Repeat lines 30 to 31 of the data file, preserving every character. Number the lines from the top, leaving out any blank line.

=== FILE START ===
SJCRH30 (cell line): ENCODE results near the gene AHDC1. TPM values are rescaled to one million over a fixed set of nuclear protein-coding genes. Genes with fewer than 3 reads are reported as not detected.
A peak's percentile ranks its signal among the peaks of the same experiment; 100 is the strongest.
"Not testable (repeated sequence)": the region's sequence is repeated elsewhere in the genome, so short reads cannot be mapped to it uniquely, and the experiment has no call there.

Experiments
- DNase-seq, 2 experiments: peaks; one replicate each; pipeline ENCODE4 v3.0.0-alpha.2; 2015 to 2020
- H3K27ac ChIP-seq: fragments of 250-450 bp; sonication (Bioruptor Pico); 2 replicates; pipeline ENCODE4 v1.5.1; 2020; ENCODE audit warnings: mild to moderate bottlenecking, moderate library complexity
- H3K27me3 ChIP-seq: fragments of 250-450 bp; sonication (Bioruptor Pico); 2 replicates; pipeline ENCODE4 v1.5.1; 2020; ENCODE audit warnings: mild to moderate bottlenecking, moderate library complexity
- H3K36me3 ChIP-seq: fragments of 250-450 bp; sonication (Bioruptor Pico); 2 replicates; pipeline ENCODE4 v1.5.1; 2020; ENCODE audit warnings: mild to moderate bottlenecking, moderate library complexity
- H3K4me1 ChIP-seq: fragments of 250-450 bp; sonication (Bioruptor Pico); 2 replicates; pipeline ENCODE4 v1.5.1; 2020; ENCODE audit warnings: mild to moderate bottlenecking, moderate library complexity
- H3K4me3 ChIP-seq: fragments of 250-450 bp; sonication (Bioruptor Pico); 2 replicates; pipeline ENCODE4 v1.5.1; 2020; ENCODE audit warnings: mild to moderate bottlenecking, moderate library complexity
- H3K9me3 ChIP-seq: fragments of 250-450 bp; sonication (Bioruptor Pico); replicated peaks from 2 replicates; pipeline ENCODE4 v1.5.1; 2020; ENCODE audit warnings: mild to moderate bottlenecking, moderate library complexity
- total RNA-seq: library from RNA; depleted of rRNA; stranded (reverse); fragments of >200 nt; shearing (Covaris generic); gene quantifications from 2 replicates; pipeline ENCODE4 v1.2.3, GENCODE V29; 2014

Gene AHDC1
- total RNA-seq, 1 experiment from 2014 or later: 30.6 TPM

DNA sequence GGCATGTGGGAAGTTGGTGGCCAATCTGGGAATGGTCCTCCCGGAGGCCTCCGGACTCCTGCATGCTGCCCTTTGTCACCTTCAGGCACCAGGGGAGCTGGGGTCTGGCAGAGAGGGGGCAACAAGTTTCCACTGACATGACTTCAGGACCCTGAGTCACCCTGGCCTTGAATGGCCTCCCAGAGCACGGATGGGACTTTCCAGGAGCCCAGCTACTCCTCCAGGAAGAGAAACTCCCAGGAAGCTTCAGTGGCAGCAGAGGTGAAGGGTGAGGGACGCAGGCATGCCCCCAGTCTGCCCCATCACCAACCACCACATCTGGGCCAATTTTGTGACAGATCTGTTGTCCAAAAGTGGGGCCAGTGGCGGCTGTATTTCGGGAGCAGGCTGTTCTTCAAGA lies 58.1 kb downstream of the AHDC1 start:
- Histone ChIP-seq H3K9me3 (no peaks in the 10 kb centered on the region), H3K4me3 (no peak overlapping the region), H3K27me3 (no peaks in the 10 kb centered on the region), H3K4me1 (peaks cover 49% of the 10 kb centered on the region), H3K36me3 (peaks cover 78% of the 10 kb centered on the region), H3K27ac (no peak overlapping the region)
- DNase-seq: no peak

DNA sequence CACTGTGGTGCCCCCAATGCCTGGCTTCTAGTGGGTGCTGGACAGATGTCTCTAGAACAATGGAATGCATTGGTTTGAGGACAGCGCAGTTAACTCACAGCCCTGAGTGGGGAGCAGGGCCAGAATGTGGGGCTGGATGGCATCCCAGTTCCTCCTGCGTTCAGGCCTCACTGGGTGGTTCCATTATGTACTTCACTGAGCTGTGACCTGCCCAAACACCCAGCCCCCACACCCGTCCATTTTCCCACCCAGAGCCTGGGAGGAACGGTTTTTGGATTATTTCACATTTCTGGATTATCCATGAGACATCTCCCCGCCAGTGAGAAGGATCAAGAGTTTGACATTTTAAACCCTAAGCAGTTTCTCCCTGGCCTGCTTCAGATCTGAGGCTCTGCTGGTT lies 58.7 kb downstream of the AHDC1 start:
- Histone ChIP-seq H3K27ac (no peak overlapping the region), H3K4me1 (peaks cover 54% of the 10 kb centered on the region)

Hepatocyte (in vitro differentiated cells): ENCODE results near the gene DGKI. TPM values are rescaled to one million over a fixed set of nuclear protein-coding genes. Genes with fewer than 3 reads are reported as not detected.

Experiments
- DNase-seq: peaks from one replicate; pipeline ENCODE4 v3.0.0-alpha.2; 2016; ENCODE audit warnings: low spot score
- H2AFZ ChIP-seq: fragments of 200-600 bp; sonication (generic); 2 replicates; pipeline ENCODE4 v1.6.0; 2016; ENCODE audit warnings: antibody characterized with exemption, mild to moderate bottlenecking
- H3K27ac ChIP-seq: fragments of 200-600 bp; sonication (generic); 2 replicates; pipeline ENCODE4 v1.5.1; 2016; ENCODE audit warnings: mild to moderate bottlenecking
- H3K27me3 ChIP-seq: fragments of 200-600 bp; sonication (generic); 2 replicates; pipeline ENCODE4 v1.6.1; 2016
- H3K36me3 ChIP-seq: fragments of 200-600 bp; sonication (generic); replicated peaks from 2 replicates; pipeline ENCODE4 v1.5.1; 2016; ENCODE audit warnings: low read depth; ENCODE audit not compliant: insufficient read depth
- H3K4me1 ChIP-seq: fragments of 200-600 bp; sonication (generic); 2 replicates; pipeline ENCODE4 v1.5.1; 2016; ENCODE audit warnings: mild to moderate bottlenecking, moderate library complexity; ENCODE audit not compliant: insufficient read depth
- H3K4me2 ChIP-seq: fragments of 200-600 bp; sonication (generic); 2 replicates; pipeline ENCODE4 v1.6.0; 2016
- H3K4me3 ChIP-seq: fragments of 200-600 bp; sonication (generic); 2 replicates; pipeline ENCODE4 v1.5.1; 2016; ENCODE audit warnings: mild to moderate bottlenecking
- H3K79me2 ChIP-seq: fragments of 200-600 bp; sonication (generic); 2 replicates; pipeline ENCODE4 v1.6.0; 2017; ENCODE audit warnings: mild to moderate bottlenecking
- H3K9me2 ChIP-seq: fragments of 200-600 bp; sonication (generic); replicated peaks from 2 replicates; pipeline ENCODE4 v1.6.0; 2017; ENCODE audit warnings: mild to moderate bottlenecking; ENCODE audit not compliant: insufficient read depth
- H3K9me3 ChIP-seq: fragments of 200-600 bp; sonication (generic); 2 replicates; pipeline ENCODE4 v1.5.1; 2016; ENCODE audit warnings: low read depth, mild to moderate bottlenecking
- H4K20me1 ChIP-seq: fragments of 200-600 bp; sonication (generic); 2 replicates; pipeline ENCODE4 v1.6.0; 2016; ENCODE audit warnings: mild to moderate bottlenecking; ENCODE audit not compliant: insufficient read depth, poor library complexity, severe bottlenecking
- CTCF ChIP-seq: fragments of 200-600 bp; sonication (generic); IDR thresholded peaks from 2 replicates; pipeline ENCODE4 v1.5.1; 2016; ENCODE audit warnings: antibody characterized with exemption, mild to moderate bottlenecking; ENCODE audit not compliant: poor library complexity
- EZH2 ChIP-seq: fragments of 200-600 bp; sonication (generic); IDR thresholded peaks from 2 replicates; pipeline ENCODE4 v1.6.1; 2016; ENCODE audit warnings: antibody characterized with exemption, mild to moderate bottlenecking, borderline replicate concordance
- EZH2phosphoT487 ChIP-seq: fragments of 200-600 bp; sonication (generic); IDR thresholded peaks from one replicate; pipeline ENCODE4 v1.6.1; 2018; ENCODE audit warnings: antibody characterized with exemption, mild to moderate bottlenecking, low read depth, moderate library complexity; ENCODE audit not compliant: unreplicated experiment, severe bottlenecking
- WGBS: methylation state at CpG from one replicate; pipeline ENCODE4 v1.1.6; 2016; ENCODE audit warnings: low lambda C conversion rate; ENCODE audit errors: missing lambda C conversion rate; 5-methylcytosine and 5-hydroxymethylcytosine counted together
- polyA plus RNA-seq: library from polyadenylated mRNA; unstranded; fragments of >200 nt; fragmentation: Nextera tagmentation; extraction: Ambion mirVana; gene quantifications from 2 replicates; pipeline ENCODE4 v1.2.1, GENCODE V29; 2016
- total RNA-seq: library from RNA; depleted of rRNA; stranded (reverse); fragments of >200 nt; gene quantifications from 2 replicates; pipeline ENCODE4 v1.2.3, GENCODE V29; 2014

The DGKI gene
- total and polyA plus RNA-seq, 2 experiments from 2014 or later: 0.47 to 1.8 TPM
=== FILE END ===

- H3K79me2 ChIP-seq: fragments of 200-600 bp; sonication (generic); 2 replicates; pipeline ENCODE4 v1.6.0; 2017; ENCODE audit warnings: mild to moderate bottlenecking
- H3K9me2 ChIP-seq: fragments of 200-600 bp; sonication (generic); replicated peaks from 2 replicates; pipeline ENCODE4 v1.6.0; 2017; ENCODE audit warnings: mild to moderate bottlenecking; ENCODE audit not compliant: insufficient read depth